Monday, March 4, 2013

Jiro Dreams of Sushi (David Gelb 2011)

Jiro Dreams of Sushi is highly regarded so completely out of proportion to its actual very limited accomplishments that it's tempting to review the reviewers.  But let's put that off until later.  The film itself, in case you don't know, is about the elderly but still working sushi chef of what is regarded as one of the top sushi restaurants in the world.  Of course that's a substantial topic but the film only sometimes touches on that.  Instead it's a puff piece, filled with raves and shot in glossy ad style.  There are shots of sushi (complete with identifying labels) that are aesthetically identical to any McDonalds or Hardees commercial.  Come to Jiro's Place!  We'll have a grand time!

A bigger problem is that director Gelb doesn't seem to have started with any solid idea about what to do.  There's behind-the-scenes sequences, historical recaps of Jiro's life, on-the-streets atmosphere shots, a more verite-styled bit where Jiro visits his home town and so forth.  It doesn't blend well and none of it is followed through.  It's almost like Gelb kept thinking "Oh let's put this in as well".  Never mentioned (unless I completely missed it) is such important information as how much a meal costs (about US$380 according to other sources), that these often last about 20 or so minutes, or other details.  Instead we're treated to stories of how hard Jiro still works and how demanding he can be.  One assistant made egg sushi 200 times before Jiro deemed it acceptable.  Even assuming the story is true and not some off-hand number it falls very clearly, as do the similar stories, into a familiar Orientalism of hard, repetitious training under a master.  None of this, of course, has any bearing on whether the sushi is in fact "good" - countless cooks and artists work very hard for many years and still produce mediocre work.

It's also unclear who Gelb thought might be the viewer.  At first he seemed to assume basic information about sushi so that I thought the film was more for connoisseurs, even if they're wannabes.  But as it became clear that the film is really just a promotional piece for something almost none of us will experience it also became clear that Gelb wasn't very interested in much that would make this a documentary.  What's the point of one of those TV-ad shots of sushi labelled "O-toro"?  There's no explanation, it just looks nice.  Why show only bits of the sushi process?  Why treat Jiro's claim that the rice should be body temperature as any kind of insight?  There's a sequence towards the end where Jiro explains that for women he makes the sushi a bit smaller or that for left-handed customers he puts it on the other side.  I guess we're supposed to think this is an insight into his world-class wisdom but the thing is that this is exactly what any decent sushi chef does, just as they often pack the rice differently for somebody eating with fingers rather than chopsticks.  It's like watching a documentary on Thomas Keller where he explains that when cooking a steak he will season it.  Yep, just that pointless.  There's also a bit where an on-camera critic compares Jiro's meals to music and then we're treated to a sequence where he explains this while we hear a classical piece and watch parts of the meal.  Only problem is that it's complete nonsense.  There's nothing resembling musical structure about the meal's progression and since Gelb's father was manager of the Met surely he knows this.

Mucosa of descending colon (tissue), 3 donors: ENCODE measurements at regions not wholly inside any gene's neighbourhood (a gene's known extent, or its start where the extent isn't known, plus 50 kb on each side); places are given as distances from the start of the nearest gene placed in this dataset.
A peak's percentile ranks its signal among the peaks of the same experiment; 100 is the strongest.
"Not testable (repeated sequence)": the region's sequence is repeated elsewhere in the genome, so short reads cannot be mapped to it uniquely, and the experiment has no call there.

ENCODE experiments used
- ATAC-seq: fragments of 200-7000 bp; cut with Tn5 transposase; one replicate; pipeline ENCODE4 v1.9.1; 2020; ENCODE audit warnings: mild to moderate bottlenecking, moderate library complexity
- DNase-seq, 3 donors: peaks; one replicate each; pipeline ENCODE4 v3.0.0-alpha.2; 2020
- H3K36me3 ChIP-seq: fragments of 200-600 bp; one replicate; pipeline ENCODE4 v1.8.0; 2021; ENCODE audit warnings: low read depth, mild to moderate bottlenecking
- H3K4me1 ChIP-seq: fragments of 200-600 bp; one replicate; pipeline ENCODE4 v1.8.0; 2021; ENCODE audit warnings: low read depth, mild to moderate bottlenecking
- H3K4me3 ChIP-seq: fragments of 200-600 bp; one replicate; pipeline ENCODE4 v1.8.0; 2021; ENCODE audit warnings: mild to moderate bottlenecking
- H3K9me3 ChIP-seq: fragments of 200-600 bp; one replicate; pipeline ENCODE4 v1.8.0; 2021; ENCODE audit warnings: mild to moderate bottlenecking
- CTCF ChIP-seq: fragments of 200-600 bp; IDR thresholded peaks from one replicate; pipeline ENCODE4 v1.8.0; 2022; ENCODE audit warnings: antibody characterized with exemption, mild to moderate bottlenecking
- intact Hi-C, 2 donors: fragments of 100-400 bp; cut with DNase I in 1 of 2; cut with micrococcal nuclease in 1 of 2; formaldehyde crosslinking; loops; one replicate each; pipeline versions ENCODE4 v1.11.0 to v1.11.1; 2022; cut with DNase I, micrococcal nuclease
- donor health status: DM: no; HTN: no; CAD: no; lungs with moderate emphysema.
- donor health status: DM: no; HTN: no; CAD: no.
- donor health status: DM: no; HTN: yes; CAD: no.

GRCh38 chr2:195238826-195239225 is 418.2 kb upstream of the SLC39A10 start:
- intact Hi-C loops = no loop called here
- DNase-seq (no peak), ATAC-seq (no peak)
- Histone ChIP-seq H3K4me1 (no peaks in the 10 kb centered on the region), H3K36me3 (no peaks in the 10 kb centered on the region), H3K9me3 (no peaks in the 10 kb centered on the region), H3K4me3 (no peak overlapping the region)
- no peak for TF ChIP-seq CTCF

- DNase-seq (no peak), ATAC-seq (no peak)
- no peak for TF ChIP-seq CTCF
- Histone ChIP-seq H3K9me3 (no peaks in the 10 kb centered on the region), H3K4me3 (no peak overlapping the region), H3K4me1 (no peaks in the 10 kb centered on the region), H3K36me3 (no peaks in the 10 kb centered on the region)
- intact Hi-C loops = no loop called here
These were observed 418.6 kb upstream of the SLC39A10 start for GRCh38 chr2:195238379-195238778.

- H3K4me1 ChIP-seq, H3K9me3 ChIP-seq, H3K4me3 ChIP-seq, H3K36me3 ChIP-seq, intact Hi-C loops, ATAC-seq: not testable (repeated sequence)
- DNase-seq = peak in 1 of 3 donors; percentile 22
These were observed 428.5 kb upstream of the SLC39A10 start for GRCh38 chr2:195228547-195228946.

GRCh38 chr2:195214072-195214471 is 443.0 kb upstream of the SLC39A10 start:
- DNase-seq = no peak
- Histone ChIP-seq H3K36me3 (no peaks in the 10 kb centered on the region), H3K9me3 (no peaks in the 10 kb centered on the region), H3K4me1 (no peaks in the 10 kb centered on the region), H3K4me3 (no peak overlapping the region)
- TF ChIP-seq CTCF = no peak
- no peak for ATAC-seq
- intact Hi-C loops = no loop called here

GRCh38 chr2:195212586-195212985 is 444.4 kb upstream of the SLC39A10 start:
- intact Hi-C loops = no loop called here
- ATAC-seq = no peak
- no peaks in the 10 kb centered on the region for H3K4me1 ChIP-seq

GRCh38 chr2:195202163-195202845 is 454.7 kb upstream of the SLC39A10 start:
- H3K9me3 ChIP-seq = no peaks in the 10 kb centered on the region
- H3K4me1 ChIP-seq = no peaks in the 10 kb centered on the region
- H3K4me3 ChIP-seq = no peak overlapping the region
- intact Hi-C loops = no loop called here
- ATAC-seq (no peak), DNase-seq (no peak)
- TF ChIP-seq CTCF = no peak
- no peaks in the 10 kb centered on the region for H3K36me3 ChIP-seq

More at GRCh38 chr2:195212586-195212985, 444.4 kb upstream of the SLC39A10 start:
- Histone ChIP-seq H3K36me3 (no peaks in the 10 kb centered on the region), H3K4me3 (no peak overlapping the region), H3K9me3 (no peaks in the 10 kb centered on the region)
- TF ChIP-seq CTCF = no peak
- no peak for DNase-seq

Oh, but let's get to the reviewers.  On Rotten Tomatoes Jiro Dreams of Sushi rates a remarkable 99% which should be a red flag that they're not really watching the film.  Just taking comments from the site (in other words there's a possibility some are out of context but I'll just live with that) how about starting with Stanely Kauffmann who claims Gelb "wouldn't need filmic embellishments to keep his viewers alert".  Guess he slept through the slow and fast motion parts, ignored the glossy shots, skipped the posed portraits of the restaurant staff staring at the camera.  Rich Cline says Gelb takes "a minimalist approach that matches his subject matter" so he also apparently missed the variety of styles and extravagant shots.  This isn't a Wiseman film after all.  Perry Seibert states it's "a movie worthy of Jiro himself" which doesn't quite make sense but then many of the reviews seem to be aiming for such hazy praise.